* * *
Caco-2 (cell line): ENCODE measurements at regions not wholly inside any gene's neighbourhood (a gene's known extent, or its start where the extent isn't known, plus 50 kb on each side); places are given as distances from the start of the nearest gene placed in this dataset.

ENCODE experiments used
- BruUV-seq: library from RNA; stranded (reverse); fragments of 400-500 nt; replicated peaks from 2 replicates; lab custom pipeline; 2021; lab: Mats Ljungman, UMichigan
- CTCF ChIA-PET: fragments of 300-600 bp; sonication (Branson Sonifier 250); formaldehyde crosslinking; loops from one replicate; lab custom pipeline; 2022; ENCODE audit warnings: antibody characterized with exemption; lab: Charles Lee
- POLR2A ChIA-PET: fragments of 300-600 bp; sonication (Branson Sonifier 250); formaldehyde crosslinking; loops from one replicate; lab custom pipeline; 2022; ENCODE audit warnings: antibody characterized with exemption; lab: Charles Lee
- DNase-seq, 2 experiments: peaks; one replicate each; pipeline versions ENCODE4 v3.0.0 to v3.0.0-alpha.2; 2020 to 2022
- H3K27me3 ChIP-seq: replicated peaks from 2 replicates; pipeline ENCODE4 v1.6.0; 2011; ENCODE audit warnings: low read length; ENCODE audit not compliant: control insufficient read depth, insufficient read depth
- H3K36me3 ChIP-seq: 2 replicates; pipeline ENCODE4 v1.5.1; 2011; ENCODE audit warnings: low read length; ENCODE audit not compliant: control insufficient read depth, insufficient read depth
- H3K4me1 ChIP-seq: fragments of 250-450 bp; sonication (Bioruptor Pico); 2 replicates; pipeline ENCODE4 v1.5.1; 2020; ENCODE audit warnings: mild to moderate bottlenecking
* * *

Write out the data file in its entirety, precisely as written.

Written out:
Caco-2 (cell line): ENCODE measurements at regions not wholly inside any gene's neighbourhood (a gene's known extent, or its start where the extent isn't known, plus 50 kb on each side); places are given as distances from the start of the nearest gene placed in this dataset.

ENCODE experiments used
- BruUV-seq: library from RNA; stranded (reverse); fragments of 400-500 nt; replicated peaks from 2 replicates; lab custom pipeline; 2021; lab: Mats Ljungman, UMichigan
- CTCF ChIA-PET: fragments of 300-600 bp; sonication (Branson Sonifier 250); formaldehyde crosslinking; loops from one replicate; lab custom pipeline; 2022; ENCODE audit warnings: antibody characterized with exemption; lab: Charles Lee
- POLR2A ChIA-PET: fragments of 300-600 bp; sonication (Branson Sonifier 250); formaldehyde crosslinking; loops from one replicate; lab custom pipeline; 2022; ENCODE audit warnings: antibody characterized with exemption; lab: Charles Lee
- DNase-seq, 2 experiments: peaks; one replicate each; pipeline versions ENCODE4 v3.0.0 to v3.0.0-alpha.2; 2020 to 2022
- H3K27me3 ChIP-seq: replicated peaks from 2 replicates; pipeline ENCODE4 v1.6.0; 2011; ENCODE audit warnings: low read length; ENCODE audit not compliant: control insufficient read depth, insufficient read depth
- H3K36me3 ChIP-seq: 2 replicates; pipeline ENCODE4 v1.5.1; 2011; ENCODE audit warnings: low read length; ENCODE audit not compliant: control insufficient read depth, insufficient read depth
- H3K4me1 ChIP-seq: fragments of 250-450 bp; sonication (Bioruptor Pico); 2 replicates; pipeline ENCODE4 v1.5.1; 2020; ENCODE audit warnings: mild to moderate bottlenecking